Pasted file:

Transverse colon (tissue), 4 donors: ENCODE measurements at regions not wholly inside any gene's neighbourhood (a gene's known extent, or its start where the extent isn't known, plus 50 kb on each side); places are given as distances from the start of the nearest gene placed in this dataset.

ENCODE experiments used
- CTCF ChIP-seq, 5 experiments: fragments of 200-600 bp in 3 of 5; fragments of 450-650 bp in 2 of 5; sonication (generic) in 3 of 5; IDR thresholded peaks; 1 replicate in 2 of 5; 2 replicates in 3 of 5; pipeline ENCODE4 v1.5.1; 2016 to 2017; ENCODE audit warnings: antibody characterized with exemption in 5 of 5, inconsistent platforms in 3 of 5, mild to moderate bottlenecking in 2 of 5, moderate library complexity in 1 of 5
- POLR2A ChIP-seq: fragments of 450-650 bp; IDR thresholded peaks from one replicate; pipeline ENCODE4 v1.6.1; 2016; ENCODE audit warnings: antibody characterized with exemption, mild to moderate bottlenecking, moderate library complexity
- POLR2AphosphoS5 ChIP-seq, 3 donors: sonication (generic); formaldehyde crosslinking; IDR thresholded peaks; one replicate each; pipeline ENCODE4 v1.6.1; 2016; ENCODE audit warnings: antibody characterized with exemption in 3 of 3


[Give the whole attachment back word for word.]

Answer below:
Transverse colon (tissue), 4 donors: ENCODE measurements at regions not wholly inside any gene's neighbourhood (a gene's known extent, or its start where the extent isn't known, plus 50 kb on each side); places are given as distances from the start of the nearest gene placed in this dataset.

ENCODE experiments used
- CTCF ChIP-seq, 5 experiments: fragments of 200-600 bp in 3 of 5; fragments of 450-650 bp in 2 of 5; sonication (generic) in 3 of 5; IDR thresholded peaks; 1 replicate in 2 of 5; 2 replicates in 3 of 5; pipeline ENCODE4 v1.5.1; 2016 to 2017; ENCODE audit warnings: antibody characterized with exemption in 5 of 5, inconsistent platforms in 3 of 5, mild to moderate bottlenecking in 2 of 5, moderate library complexity in 1 of 5
- POLR2A ChIP-seq: fragments of 450-650 bp; IDR thresholded peaks from one replicate; pipeline ENCODE4 v1.6.1; 2016; ENCODE audit warnings: antibody characterized with exemption, mild to moderate bottlenecking, moderate library complexity
- POLR2AphosphoS5 ChIP-seq, 3 donors: sonication (generic); formaldehyde crosslinking; IDR thresholded peaks; one replicate each; pipeline ENCODE4 v1.6.1; 2016; ENCODE audit warnings: antibody characterized with exemption in 3 of 3